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Movie Review: The Dark Knight Rises

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  • Awesome (Score:2, Funny)

    by Anonymous Coward

    This was awesome clahbpah

  • by Anonymous Coward on Friday July 20, 2012 @04:22PM (#40718345)

    too many guns and killings. I fear that some impressionable youth will try to imitate batman and get himself hurt. Or even worse, someone will imitate the villain and kill innocent bystanders will guns.

    The government needs to step in and forbid such violent movies that glorify guns and violence. PG-13 ratings by MPAA isn't working. And guns need to be banned, period. Only military and police should have guns.

    • Re: (Score:2, Insightful)

      by Jeng (926980)

      Why stop with guns?

      http://www.top10stop.com/lifestyle/top-10-most-common-murder-weapons [top10stop.com]

      The third most common murder weapons are body parts such hands, feet, fists and head. Throwing a punch, a head-butt or a kick against another personâ(TM)s head usually has fatal consequences and unfortunately many people have been murdered as such. In 2008 it is reported that 861 lost their lives by fatal body blows in the US.

      Just think of how many lives would be saved if we just cut off everyone's hands.

      • Re: (Score:3, Insightful)

        by siddesu (698447)
        No reason to stop with guns, but according to your list, they'd be a good place to start.
      • by godel_56 (1287256) on Friday July 20, 2012 @05:38PM (#40719173)

        Why stop with guns?

        http://www.top10stop.com/lifestyle/top-10-most-common-murder-weapons [top10stop.com]

        The third most common murder weapons are body parts such hands, feet, fists and head. Throwing a punch, a head-butt or a kick against another personâ(TM)s head usually has fatal consequences and unfortunately many people have been murdered as such. In 2008 it is reported that 861 lost their lives by fatal body blows in the US.

        Just think of how many lives would be saved if we just cut off everyone's hands.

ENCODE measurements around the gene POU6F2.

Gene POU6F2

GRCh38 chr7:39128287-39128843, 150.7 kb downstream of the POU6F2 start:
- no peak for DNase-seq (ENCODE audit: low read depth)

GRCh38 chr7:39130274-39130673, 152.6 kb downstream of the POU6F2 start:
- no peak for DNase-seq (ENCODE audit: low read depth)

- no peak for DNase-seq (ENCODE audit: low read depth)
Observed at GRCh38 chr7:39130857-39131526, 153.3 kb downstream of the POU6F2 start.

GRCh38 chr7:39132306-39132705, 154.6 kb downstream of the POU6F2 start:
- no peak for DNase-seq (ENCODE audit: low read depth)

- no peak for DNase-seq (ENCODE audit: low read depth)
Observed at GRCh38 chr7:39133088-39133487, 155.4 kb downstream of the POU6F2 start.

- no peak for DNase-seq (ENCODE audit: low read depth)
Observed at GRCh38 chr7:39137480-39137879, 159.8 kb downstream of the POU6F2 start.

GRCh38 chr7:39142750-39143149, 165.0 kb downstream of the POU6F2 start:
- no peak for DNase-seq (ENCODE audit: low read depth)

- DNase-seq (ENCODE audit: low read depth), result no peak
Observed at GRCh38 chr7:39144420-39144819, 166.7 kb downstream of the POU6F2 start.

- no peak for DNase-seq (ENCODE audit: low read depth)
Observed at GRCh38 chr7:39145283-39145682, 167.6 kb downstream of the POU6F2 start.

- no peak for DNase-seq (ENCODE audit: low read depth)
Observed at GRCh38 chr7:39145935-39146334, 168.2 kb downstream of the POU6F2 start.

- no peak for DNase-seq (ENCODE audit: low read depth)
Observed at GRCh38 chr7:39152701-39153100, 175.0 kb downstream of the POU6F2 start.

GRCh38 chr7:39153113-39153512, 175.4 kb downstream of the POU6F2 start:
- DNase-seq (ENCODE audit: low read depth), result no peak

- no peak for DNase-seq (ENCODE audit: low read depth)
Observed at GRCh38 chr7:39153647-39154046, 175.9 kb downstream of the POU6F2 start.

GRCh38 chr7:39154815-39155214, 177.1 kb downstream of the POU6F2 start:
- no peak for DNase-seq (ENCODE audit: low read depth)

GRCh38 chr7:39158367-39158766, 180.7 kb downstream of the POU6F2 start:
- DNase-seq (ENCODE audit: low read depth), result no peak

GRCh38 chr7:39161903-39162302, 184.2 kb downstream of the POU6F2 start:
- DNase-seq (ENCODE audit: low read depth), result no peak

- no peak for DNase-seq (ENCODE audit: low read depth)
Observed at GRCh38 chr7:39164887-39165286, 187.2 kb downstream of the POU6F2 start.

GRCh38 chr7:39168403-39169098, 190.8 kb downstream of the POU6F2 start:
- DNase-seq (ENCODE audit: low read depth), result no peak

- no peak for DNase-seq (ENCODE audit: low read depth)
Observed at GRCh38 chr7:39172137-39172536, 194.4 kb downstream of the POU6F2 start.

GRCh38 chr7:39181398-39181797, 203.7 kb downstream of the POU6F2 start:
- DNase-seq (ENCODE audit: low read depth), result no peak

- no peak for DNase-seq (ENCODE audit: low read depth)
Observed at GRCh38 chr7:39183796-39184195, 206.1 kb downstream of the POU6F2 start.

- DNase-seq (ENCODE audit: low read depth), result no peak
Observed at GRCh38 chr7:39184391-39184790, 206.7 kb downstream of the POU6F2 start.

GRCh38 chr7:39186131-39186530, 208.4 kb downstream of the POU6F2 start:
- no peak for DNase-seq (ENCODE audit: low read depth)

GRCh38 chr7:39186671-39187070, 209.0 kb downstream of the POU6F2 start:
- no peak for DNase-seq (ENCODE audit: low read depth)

Good luck killing 12 people (so far) in one place with your hands and feet. A typical assault rifle clip holds 30 rounds, and he changed clips at least once according to early reports.

        "It's the gun laws, stupid", (at least in large part).

      • Re: (Score:2, Insightful)

        by Anonymous Coward

        Just think of how many lives would be saved if we just cut off everyone's hands.

        Because seriously, I can't think of how many times a maniac has broken into a crowded theater and kicked 12 people to death, amirite?

        Why the fuck is this even an argument: do you have to hand your BRAIN in when you get an NRA membership, or is it just a self-selection effect?

      • Or heads.
      • No, but if you cut off everyone's hands, all the top 10 weapons on that list are instantly outmoded

        After that its Lord Vader Jedi mind tricks for you.

  • by Fallingcow (213461) on Friday July 20, 2012 @04:28PM (#40718425) Homepage

    I didn't like it much.

    It felt like the script needed another good once-over and a trim. It's a thematic mess and takes about twice as long as it ought to to introduce the characters and (poorly, repetitively) present their motivations. Some of the delivery was pretty wooden, especially in the first half, but that may have been the result of mediocre editing (there were also a couple awkward cuts, IMO, so maybe that was it) or the piss-poor dialog. Filled with painful talking-to-the-audience exposition that's so bad it was comical—again, a writing issue.

    For the entire first half I was worried that I'd walk out hating the movie, but fortunately improved somewhat, nearer the end.

    The audio was poor. A fair bit of the dialog (not just Bane's) was hard to pick up. Bane sounded like he wasn't even in the same room—more like a voiceover— an effect which, it seems to me, can only be called an outright mistake on the part of the filmmakers.

    The ending's OK I guess?

    • I didn't like it much.